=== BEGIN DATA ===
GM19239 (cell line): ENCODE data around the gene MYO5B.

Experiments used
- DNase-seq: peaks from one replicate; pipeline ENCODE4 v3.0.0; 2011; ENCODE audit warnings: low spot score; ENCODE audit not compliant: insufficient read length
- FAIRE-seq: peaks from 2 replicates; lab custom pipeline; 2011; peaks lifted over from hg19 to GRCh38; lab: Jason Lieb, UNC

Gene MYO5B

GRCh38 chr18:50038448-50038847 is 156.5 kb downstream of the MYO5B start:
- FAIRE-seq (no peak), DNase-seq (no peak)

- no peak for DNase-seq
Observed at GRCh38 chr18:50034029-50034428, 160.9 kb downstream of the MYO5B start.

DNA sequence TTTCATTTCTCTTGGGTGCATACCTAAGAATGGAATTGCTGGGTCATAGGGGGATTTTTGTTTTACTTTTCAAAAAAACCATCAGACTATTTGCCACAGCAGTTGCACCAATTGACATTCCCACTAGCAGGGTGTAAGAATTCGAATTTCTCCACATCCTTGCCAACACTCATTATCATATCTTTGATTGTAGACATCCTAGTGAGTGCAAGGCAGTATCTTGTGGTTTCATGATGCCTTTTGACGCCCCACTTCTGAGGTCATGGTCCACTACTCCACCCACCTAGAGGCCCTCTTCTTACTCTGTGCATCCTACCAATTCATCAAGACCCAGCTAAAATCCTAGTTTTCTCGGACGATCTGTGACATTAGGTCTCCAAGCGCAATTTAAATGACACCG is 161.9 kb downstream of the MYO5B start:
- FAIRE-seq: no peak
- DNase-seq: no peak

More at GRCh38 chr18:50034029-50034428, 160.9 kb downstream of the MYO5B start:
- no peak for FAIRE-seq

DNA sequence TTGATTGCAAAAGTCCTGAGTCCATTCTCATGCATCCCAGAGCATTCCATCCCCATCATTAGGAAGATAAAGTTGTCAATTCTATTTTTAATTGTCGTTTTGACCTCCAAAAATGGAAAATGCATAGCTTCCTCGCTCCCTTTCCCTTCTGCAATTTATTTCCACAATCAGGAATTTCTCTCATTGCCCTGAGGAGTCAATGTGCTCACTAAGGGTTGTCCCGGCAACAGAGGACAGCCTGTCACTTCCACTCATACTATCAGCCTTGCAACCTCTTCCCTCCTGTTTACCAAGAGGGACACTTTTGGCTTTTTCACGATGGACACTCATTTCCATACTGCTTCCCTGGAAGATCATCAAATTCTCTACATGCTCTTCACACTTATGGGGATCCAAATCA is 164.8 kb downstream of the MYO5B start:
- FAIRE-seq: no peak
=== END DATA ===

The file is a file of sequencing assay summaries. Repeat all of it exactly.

GM19239 (cell line): ENCODE data around the gene MYO5B.

Experiments used
- DNase-seq: peaks from one replicate; pipeline ENCODE4 v3.0.0; 2011; ENCODE audit warnings: low spot score; ENCODE audit not compliant: insufficient read length
- FAIRE-seq: peaks from 2 replicates; lab custom pipeline; 2011; peaks lifted over from hg19 to GRCh38; lab: Jason Lieb, UNC

Gene MYO5B

GRCh38 chr18:50038448-50038847 is 156.5 kb downstream of the MYO5B start:
- FAIRE-seq (no peak), DNase-seq (no peak)

- no peak for DNase-seq
Observed at GRCh38 chr18:50034029-50034428, 160.9 kb downstream of the MYO5B start.

DNA sequence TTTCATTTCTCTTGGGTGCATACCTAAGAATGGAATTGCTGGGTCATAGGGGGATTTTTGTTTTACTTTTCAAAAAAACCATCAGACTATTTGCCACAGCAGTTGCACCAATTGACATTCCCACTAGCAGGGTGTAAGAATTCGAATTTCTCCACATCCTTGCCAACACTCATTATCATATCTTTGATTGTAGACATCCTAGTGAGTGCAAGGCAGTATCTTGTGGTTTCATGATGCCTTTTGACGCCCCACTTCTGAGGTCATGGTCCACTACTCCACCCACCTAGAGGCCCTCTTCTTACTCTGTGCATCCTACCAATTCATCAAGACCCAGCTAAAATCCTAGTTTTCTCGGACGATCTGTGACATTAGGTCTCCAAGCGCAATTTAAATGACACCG is 161.9 kb downstream of the MYO5B start:
- FAIRE-seq: no peak
- DNase-seq: no peak

More at GRCh38 chr18:50034029-50034428, 160.9 kb downstream of the MYO5B start:
- no peak for FAIRE-seq

DNA sequence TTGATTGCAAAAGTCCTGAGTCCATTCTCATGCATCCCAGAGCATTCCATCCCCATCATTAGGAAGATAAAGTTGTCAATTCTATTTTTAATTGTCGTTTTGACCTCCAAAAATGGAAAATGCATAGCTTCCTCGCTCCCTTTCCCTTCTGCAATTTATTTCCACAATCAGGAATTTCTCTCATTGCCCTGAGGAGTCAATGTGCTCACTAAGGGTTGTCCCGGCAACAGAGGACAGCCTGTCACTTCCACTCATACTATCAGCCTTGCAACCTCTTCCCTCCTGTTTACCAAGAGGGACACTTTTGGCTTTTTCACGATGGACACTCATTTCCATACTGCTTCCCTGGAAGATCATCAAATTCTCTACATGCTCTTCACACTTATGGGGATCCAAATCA is 164.8 kb downstream of the MYO5B start:
- FAIRE-seq: no peak